**AAS Meeting #194 - Chicago, Illinois, May/June 1999**

*Session 70. Astronomy and Education*

Display, Wednesday, June 2, 1999, 10:00am-6:30pm, Southwest Exhibit Hall
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## [70.07] Visualizing the Big Bang: An Introduction to Topology and 3-Manifolds for Undergraduates

*R.B. Gardner (East Tennessee State University)*

A popular tool used in freshman astronomy classes is the
``balloon analogy'' of the universe. In this analogy, we
imagine ourselves as two-dimensional inhabitants of the
surface of a swelling sphere. This model of the universe has
the desirable properties that it (1) has no edge, (2) has no
center, and (3) satisfies Hubble's Law. Also, this model has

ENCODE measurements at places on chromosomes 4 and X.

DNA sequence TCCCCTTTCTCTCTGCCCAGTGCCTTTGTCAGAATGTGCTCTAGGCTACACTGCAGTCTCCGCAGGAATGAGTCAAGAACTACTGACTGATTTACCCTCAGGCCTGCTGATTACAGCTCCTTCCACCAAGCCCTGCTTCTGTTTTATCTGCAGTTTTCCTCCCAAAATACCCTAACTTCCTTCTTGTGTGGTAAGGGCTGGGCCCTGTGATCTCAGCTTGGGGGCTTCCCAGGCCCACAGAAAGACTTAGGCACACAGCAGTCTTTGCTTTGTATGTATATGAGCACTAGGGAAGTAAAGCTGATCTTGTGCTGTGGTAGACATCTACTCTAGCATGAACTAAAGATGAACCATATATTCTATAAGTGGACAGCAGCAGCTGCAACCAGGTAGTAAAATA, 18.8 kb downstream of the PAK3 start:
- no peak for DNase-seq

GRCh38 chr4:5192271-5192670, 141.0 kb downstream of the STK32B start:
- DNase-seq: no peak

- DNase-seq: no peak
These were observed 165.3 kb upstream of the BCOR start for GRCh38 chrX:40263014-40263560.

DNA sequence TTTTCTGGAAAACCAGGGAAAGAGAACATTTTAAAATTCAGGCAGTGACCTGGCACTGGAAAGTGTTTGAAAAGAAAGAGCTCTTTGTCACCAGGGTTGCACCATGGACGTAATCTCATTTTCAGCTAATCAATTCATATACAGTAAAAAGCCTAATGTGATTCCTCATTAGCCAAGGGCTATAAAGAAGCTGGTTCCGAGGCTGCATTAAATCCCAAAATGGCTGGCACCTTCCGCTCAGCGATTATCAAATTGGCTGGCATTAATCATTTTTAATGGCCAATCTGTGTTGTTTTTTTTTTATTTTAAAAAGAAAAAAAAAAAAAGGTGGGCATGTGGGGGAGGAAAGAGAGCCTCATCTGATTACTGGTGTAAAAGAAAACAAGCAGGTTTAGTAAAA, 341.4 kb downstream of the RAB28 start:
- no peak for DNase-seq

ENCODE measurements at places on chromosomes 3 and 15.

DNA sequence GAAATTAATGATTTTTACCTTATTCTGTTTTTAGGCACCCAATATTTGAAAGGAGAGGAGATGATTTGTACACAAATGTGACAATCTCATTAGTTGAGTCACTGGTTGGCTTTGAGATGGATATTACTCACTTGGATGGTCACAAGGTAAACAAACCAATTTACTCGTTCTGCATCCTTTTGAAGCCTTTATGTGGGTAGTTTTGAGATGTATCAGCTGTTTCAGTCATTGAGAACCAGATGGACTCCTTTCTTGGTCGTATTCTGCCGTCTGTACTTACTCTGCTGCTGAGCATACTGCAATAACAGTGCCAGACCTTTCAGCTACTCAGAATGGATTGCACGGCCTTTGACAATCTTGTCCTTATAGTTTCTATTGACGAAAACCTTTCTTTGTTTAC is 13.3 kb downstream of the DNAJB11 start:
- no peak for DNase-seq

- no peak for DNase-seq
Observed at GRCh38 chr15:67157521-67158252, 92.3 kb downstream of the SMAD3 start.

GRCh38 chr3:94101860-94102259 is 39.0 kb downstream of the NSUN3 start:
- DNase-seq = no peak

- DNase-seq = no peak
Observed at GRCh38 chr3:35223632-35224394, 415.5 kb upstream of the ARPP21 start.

spherical geometry and a finite amount of ``space.'' When
discussing the other possible geometries of the universe
(namely, Euclidean and hyperbolic), the two-dimensional
analogies used are usually the Euclidean plane and the
hyperbolic parabaloid (respectively). These surfaces have
the desired curvatures and geometries. However, many
students get the impression from these examples that a space
with zero or negative curvature *must* be infinite. This
is not the case.

In this presentation, an informal description of 3-manifolds
and their topology will be given. A catalogue of
topologically distinct manifolds will be presented,
including those which have zero and negative curvature, yet
have finite volume. Models of the universe in terms of these
manifolds will be introduced. Finally, empirical methods for
determining which 3-manifold represents the topology of our
universe will be described.

If the author provided an email address or URL for general inquiries, it is a
s follows:

http://www.etsu.edu/math/gardner/gardner.htm

gardnerr@etsu.edu

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